Mister G will perform a kids' concert at Schubas on Saturday.
Mister G, 11 a.m. Nov. 9, Schubas, 3159 N. Southport. $8-$10. (773) 525-2508; schubas.com
It would have been easy for indie rocker Ben Gundersheimer to stick with what he knew. He spent years touring internationally and sharing the stage with everyone from Phish to the Spin Doctors, so Gundersheimer had gotten somewhat used to the rocker life on and off the stage. But just as he was reaching the pinnacle of his career, Gundersheimer burned out.
“I was so disenchanted by it all,” he says. “I had a lot of great experiences and all, but I also had lots of near misses. I was growing increasingly cynical with the state of the music industry. I think anyone who knocks around in that club circuit long enough has some battle stories, ya know?”
The indie rocker went back to school and became a teacher, quickly adopting the name Mister G. He sang songs to his classrooms of students, finding it a more worthwhile way to get children to learn concepts such as math and social studies. Soon, he recorded his first album, and four years later, the boy from Philly finds himself scoring his first Chicago gig at Schubas,where he’ll be singing bilingual songs to children.
“It really never occurred to me to write a song in Spanish,” chuckles Mister G from a recent tour stop in Northampton, Mass. “I played some of my bilingual songs to the kids on the streets in Colombia while on my honeymoon, just a few weeks after releasing my first children’s album. The way they laughed and engaged with the songs convinced me that I was on to something. I found that I loved the visceral energy of the kids and the purity of the performing experience after years of living within the rock world.”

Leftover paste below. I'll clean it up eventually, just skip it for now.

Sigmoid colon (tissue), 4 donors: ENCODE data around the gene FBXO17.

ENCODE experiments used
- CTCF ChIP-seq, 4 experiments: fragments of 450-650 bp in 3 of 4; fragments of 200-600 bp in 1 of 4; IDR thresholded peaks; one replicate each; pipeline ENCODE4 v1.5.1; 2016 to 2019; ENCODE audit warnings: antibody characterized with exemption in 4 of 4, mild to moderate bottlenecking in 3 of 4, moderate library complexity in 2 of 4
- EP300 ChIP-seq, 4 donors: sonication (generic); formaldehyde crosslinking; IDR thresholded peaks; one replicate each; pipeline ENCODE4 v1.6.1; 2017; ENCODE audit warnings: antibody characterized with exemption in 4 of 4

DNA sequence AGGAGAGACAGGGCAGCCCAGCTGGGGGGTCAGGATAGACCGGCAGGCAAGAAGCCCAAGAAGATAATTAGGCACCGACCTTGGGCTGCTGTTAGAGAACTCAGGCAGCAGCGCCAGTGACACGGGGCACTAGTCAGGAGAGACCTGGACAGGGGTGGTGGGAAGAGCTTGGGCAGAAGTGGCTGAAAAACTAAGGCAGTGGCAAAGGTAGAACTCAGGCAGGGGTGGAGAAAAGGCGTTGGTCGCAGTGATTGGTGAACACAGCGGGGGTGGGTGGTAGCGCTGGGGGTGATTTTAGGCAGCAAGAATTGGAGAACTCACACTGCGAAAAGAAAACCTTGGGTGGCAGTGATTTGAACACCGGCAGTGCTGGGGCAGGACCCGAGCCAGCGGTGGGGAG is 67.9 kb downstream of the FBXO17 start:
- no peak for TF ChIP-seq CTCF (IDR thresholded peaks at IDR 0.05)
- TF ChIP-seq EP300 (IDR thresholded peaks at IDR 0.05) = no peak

The son of noted children’s book author and illustrator Karen Gundersheimer, Mister G originally learned Spanish as a youngster dreaming of becoming a major league baseball player, in the hopes of using it to communicate with his future teammates. These days, he uses the language to change the concept of children’s music.
“From the beginning, I wanted to approach the production and songwriting of these children’s albums in the exact same way I did when I was making music for adults,” says Mister G, who wrote his first song at the age of 9. “People tell me that it sounds different than the other kids’ stuff out there, and I love that. I love that kids and adults can appreciate the musicianship and the narrative arc of it.”
And while he has no kids of his own (“I’m sitting here with my four-legged kid Josie”), Mister G certainly knows how to delight the younger set, whether it’s the Latin grooves of “Hola Amigos” or the infectious melodies of “Frota tu Panza” played within the venues he once only dreamed of playing.
“Schubas is one of those clubs that not only has an amazing nightlife, but puts on these kids’ shows during the day,” he says. “I mean, imagine being 5 years old and heading to a rock club to listen to music. That’s just totally cool.”